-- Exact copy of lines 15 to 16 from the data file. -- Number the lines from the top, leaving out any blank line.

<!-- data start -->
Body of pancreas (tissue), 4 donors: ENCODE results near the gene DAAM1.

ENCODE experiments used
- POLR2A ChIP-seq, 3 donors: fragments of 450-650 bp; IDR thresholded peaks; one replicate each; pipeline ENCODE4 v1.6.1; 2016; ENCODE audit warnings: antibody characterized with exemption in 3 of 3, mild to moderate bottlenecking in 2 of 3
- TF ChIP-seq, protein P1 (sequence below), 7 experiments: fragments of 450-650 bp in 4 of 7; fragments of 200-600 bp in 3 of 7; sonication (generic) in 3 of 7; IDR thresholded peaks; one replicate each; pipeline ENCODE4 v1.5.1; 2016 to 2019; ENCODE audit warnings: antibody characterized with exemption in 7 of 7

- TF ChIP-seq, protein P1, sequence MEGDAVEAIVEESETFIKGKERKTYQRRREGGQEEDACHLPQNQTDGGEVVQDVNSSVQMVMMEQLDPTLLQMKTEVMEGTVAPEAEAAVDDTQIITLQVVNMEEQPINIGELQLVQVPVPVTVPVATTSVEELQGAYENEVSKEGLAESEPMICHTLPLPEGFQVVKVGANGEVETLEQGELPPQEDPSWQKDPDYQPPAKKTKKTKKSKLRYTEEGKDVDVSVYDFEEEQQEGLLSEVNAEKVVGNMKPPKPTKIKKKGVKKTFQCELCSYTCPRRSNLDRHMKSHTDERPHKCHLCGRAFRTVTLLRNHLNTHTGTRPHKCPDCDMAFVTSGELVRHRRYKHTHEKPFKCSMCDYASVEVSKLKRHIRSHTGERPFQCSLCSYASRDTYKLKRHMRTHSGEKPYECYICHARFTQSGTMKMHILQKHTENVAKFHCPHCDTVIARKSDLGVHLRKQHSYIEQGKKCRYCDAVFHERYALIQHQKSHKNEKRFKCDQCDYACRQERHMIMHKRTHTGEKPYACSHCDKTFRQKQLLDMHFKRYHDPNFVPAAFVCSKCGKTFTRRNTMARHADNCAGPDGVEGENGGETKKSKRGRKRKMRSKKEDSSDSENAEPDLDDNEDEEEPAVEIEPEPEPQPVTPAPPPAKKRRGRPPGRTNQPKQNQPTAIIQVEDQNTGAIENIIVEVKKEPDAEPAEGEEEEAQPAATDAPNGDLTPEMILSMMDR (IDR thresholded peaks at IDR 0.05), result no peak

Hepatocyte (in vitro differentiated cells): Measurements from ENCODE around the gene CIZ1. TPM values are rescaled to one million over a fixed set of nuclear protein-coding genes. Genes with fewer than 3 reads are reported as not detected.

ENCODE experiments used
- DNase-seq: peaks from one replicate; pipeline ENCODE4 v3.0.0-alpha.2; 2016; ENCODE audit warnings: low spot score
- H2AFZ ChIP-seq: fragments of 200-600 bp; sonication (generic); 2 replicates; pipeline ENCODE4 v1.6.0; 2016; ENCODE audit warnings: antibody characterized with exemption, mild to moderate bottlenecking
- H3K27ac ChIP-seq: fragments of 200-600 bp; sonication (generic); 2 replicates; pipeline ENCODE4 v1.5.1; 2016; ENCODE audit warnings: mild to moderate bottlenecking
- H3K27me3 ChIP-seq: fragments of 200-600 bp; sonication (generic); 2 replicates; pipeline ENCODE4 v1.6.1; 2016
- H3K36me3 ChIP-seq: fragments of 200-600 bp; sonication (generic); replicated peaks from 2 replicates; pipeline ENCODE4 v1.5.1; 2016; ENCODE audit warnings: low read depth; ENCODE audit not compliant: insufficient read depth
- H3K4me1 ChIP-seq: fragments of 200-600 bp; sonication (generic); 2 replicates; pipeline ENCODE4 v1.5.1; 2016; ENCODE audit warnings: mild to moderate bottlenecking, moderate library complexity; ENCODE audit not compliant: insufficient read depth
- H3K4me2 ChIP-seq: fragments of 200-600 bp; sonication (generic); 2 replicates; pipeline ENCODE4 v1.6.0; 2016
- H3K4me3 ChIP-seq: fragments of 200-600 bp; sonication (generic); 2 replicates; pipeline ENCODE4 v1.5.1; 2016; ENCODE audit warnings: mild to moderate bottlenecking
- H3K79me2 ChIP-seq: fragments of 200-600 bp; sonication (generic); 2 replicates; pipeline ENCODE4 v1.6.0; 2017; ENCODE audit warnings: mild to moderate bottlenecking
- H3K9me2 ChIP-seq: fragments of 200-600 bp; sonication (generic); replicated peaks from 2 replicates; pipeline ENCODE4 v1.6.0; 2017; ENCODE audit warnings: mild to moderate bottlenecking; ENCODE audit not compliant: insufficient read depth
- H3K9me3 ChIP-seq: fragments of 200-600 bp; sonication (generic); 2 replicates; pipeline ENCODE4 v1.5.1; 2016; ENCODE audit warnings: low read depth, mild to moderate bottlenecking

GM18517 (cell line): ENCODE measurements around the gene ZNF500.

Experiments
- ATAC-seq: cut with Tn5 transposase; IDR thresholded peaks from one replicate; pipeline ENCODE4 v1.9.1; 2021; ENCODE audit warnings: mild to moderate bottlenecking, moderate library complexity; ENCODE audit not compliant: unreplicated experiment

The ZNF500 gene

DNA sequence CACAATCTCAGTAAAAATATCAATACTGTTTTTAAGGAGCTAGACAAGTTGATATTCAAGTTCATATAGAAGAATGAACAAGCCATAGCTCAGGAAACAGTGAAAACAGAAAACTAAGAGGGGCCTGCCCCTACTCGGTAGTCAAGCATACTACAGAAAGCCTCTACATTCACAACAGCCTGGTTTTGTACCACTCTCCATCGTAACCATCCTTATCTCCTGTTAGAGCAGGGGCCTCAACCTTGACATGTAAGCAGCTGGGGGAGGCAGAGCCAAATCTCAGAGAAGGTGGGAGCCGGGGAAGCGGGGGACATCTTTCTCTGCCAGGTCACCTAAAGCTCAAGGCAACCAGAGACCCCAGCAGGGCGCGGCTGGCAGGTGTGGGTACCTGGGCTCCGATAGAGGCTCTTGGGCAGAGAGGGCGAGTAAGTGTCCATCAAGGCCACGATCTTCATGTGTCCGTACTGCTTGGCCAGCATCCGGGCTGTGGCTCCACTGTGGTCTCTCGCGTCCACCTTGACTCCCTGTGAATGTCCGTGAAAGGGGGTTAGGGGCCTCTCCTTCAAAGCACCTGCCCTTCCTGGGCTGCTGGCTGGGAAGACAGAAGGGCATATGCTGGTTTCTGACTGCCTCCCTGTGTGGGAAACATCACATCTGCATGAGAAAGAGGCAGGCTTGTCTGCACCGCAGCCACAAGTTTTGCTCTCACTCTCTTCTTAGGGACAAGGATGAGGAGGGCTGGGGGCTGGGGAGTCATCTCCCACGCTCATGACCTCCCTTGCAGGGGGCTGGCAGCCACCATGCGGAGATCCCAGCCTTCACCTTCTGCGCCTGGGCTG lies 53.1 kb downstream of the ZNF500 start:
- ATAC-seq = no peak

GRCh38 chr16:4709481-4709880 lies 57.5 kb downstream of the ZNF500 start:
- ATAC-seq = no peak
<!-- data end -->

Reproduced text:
- H3K4me3 ChIP-seq: fragments of 200-600 bp; sonication (generic); 2 replicates; pipeline ENCODE4 v1.5.1; 2016; ENCODE audit warnings: mild to moderate bottlenecking
- H3K79me2 ChIP-seq: fragments of 200-600 bp; sonication (generic); 2 replicates; pipeline ENCODE4 v1.6.0; 2017; ENCODE audit warnings: mild to moderate bottlenecking